... and a non-theatrical poster from Cinesite's website...

Those are... The creatures the gnomes are supposed to fight? Hmmm, not sure if I'm digging the design, looks like an evil Sour Bill with a pinch of Crazy Frog. I mean, I was kind of expecting something else, but I guess they may work out in the end. I do dig their name, though... The Troggs. I wouldn't be surprised if they made a reference to the band of the same name in the movie itself...

(If you're lost, they were a band that was mostly active in the mid-to-late 1960s, their biggest hit being the song 'Wild Thing,' which was covered in the rather infamous George Lucas animated fantasy-jukebox musical Strange Magic.)

Charming is done, judging by the pulled trailer and the Greece release date, though anyone can edit IMDb - which is why I ask. Cinesite's site seemingly hasn't been updated, because it says Charming is set for a spring 2017 debut, and says Gnome Alone is expected to be completed that same season... Well, spring 2017 is mere days behind us now, so...

Smith's company, however, intends to release the pictures in reverse order. Charming is now eying a Q2 2018 debut, Gnome Alone will set for later this year. They better hurry up and get a solid date for Gnome Alone, because The Star (also done by Cinesite for Sony) and Coco have taken up prime November slots, and Ferdinand rests in the middle of December. Not that these features are expected to be big behemoths anyways, so I guess any release date for Gnome Alone is fine. It could fare well some time in October, or maybe at the end of December. These things always change in animationland, so I don't expect the late 2017 date plans to be final.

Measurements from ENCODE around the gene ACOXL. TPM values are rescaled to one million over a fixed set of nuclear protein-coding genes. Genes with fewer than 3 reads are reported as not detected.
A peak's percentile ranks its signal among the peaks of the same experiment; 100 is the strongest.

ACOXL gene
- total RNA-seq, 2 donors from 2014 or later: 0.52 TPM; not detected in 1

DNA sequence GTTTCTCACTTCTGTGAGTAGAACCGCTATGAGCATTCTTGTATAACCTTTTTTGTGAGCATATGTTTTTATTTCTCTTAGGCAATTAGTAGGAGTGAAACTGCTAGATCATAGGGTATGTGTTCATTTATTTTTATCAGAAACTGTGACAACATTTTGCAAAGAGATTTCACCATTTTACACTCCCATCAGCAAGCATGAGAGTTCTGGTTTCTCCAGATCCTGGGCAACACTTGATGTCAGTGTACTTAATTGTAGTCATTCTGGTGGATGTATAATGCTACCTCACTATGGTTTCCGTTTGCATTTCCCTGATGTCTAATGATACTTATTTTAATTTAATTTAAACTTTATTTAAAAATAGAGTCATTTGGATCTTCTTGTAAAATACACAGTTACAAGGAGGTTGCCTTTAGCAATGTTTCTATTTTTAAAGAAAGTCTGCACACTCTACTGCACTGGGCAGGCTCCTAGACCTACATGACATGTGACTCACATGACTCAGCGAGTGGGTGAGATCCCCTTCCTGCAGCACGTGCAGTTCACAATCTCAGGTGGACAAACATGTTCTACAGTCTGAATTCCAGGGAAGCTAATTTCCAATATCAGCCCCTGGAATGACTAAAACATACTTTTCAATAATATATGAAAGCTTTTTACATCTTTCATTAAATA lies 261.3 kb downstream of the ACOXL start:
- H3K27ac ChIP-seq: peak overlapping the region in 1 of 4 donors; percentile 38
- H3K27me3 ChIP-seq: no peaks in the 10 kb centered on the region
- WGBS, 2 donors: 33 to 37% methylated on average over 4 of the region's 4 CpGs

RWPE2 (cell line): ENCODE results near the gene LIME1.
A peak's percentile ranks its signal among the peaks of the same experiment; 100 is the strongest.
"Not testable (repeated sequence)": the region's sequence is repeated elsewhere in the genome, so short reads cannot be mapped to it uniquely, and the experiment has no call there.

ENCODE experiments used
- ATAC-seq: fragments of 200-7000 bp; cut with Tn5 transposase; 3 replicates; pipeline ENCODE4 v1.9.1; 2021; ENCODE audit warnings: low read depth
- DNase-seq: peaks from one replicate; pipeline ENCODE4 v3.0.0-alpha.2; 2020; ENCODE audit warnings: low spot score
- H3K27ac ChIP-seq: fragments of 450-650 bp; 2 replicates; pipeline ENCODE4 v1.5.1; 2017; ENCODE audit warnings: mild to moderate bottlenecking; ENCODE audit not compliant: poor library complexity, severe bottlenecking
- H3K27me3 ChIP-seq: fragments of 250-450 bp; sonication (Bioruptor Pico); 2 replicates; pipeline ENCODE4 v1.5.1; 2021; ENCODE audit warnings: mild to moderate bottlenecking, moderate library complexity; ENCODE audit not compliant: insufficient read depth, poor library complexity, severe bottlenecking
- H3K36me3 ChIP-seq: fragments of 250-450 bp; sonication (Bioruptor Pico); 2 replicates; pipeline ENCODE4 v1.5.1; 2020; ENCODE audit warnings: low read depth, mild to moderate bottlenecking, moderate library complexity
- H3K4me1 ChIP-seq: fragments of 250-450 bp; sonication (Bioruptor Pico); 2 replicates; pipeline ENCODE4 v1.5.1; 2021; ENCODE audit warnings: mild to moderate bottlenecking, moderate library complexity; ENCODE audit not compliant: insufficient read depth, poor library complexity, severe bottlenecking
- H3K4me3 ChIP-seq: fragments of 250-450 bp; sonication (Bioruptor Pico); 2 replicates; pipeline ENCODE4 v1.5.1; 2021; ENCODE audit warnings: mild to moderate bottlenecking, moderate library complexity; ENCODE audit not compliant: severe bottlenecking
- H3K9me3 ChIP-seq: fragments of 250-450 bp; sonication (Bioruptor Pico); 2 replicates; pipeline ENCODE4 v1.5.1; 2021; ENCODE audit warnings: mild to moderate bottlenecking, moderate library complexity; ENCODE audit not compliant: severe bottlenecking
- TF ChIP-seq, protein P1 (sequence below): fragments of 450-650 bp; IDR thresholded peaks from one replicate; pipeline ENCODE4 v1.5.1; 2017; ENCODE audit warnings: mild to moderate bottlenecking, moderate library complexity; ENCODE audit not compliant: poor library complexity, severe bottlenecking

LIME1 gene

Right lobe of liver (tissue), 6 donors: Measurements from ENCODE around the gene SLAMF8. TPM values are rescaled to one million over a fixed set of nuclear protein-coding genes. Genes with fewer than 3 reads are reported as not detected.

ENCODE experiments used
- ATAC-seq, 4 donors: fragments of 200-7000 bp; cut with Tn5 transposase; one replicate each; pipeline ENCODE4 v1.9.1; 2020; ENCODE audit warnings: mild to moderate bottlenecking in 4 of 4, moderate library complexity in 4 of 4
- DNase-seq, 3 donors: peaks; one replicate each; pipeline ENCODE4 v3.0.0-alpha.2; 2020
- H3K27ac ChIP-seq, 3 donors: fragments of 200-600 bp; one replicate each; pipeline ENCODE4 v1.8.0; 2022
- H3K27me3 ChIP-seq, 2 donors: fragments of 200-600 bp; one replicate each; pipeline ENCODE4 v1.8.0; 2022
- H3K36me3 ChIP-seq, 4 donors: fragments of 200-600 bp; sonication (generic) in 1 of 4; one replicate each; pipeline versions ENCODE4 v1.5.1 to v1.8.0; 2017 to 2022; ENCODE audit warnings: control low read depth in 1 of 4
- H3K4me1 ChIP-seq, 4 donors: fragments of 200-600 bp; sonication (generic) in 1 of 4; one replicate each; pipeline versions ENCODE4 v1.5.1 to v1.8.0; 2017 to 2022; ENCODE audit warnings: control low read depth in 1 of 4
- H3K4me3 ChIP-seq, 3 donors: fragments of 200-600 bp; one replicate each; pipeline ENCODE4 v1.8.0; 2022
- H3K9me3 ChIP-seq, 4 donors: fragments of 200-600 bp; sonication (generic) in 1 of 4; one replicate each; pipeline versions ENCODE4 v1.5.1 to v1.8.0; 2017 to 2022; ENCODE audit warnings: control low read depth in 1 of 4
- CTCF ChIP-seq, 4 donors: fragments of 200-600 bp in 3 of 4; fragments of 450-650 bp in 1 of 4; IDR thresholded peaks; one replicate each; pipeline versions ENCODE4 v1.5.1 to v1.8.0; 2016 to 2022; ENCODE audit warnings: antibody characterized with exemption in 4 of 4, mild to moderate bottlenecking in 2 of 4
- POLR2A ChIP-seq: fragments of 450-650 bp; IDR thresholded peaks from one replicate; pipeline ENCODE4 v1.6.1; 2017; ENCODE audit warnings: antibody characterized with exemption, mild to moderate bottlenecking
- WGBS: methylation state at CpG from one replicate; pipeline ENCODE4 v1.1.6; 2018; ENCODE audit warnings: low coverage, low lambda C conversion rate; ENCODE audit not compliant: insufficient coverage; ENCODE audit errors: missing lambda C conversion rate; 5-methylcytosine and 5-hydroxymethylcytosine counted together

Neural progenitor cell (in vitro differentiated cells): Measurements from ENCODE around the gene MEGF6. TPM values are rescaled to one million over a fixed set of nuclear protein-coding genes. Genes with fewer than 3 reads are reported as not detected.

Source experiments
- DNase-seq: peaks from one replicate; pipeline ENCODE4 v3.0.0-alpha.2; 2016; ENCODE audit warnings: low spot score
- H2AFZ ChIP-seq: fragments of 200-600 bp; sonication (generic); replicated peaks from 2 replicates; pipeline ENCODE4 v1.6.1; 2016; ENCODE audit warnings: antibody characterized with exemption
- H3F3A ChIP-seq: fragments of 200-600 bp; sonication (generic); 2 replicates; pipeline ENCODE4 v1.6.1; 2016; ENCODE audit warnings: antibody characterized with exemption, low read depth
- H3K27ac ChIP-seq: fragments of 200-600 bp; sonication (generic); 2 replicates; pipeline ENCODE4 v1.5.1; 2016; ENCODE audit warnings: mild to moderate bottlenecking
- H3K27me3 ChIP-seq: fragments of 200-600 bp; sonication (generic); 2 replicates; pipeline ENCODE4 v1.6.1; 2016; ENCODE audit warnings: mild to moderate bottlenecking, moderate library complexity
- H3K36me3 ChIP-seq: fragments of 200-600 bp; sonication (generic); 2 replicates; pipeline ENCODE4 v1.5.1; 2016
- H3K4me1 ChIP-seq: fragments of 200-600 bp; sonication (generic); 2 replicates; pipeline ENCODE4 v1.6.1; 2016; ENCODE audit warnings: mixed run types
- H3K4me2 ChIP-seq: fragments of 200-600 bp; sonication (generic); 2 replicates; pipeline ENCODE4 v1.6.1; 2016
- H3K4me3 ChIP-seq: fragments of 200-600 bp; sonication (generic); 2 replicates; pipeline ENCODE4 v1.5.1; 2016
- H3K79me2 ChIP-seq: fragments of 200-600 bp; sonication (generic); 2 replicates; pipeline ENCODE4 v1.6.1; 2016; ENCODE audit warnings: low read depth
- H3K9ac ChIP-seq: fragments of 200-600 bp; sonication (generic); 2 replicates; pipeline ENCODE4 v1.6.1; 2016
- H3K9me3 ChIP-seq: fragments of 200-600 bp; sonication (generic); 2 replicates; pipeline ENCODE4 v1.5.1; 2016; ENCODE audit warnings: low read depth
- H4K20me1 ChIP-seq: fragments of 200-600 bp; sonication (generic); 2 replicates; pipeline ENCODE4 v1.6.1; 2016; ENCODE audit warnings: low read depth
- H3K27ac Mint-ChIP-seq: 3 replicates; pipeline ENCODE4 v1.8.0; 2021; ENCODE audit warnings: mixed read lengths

Charming's aiming for the second quarter of 2018, meaning April-June... Again, a $20 million feature. Should have no real trouble, not that they need a bajillion dollars back. I'm surprised it's not going straight to video, but apparently some folk still think there's something to be made in fractured fairy tales, especially in the wake of Frozen's success, to say nothing of Disney's live-action fairy tale "reimaginings."